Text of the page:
Putting Kids in a Box

Steph left this comment on my last post:

The human brain is incredibly complicated. We categorize things because that enables us to understand them. But as Christine mentioned (in the first comment) no one fits tidily into a box.

I agree! And that is why I don't think that we should get really totally hung up on "is my child xyz" or putting a label on our kids. Yet, here I am talking constantly about visual-spatial kids…what gives?

The reason for me is because learning about the v-s learning style has drastically opened my view about how kids learn…it has expanded my options and has given me a new way of approaching learning with Jason. So in this way, finding a "label" has helped me break out of the traditional box.

Some labels can be used to limit. Others can be used to more fully understand. Reading about v-s learners has given me more tools to use and has enabled me to better understand how Jason learns. It also has given me information that has allowed me to become more relaxed (usually anways!) as I have learned that things like "late" reading and being slower to memorize math facts is "normal". And it has made a difference to Jason as well…he is more aware of how he learns and is getting better at knowing what works and does not work well for him. Which can only be a good thing.

So for us, finding a label and a "box" to put Jason in has actually resulted in expanding our world and increasing our options.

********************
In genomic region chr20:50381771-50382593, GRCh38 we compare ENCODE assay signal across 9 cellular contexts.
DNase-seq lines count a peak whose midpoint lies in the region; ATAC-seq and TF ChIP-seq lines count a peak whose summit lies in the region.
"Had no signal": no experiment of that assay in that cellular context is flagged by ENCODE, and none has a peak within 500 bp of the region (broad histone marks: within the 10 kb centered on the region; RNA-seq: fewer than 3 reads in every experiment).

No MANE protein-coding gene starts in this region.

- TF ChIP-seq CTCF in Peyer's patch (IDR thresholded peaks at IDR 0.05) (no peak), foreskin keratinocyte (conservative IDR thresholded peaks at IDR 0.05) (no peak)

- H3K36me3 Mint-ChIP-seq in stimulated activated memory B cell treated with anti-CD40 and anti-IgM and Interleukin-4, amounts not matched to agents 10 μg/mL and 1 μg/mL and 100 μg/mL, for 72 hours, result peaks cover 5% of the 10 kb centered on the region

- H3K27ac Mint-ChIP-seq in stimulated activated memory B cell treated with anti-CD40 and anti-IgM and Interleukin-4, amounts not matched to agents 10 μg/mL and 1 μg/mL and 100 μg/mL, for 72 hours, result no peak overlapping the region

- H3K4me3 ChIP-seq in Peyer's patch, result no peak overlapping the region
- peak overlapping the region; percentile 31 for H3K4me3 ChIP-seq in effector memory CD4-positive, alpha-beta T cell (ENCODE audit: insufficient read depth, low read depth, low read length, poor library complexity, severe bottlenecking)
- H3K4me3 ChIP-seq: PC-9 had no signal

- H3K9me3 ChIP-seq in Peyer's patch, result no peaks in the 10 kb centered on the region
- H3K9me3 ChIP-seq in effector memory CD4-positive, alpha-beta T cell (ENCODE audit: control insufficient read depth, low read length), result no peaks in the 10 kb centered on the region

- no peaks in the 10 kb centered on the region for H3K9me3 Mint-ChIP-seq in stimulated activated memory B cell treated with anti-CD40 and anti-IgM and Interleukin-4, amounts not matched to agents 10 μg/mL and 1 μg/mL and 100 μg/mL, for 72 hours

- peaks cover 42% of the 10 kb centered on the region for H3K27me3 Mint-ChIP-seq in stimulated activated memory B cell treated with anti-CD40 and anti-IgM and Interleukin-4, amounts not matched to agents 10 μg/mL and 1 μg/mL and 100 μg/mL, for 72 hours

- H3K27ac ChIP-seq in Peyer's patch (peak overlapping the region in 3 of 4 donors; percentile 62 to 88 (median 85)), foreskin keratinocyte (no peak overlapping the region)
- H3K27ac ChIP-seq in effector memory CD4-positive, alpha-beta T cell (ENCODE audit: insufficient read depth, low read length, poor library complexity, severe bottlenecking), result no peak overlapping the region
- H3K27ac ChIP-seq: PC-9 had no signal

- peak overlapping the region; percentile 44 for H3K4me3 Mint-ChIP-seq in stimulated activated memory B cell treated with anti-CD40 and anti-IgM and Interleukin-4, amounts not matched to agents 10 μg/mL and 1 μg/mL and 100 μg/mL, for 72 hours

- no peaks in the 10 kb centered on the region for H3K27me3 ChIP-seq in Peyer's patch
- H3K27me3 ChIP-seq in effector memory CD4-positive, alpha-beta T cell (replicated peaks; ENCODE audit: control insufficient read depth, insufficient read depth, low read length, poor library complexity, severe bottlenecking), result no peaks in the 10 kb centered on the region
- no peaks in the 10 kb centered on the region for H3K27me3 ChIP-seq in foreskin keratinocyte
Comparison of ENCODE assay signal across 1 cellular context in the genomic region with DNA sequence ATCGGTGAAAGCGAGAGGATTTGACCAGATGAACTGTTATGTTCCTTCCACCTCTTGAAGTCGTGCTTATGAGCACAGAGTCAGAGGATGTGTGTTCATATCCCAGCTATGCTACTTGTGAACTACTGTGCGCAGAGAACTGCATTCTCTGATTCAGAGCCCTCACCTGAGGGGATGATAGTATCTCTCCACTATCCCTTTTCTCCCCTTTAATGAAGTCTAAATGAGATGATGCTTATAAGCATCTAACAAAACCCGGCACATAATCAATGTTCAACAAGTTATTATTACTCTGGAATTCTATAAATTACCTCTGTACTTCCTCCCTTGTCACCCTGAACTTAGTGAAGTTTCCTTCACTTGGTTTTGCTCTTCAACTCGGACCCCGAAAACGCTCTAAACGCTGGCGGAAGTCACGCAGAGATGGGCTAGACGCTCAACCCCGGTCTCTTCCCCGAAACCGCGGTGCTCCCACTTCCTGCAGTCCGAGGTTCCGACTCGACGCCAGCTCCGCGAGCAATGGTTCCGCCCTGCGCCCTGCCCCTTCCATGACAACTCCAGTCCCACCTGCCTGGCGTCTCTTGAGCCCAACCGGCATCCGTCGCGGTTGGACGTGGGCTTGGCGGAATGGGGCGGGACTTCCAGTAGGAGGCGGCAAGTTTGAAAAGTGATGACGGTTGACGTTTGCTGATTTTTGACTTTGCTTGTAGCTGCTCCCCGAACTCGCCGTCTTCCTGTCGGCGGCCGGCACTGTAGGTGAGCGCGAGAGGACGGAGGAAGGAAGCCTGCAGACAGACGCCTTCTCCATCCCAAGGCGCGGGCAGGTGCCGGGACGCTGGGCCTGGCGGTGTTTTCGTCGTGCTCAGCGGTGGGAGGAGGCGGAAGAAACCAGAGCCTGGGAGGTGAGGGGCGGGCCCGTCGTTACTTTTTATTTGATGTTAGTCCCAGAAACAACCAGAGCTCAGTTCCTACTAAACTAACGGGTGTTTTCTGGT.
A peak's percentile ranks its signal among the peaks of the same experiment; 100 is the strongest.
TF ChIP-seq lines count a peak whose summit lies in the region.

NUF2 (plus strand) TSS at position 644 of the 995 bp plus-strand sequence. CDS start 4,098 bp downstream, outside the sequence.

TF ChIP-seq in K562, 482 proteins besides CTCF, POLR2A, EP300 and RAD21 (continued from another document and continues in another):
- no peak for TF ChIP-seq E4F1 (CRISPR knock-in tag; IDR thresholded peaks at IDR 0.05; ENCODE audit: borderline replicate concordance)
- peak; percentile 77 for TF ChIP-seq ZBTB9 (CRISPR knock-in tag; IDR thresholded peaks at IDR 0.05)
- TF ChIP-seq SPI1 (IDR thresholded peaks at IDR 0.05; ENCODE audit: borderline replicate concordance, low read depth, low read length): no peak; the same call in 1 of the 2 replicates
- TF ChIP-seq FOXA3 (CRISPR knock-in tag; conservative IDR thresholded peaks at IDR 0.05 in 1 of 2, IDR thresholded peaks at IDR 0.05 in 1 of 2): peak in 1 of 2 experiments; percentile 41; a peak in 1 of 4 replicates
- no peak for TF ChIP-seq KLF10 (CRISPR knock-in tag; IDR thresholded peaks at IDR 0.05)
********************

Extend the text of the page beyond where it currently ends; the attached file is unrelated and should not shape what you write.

So that is why I keep talking about v-s learners so much…in the hopes that someone else might recognize their child and see them in a different light…it is all about perspective and the perspective we have on our children makes the biggest difference in their lives. If we see them as progressing normal for them, we won't see their progression as a problem that needs to be fixed.

And for those of you who are not sure where your child falls…reading about v-s learners will still give you additional ideas to try…maybe they will work, maybe they won't. But having more options and different points of view is a good thing. And you will learn more about your child, even if they are not v-s…I know that I have learned so much about my own left-brained approach and gained quite a bit of insight into my own way of learning by reading about v-s learners.

So labels can be freeing and labels can be restricting. It is all what you do with the information gained from that label. Many people do just fine and don't need any labels to figure out what their kids need. And that is great! In my case, a label was what I needed for me to figure out what my son needed. And I am eternally grateful to Cindy for pointing me in the right direction.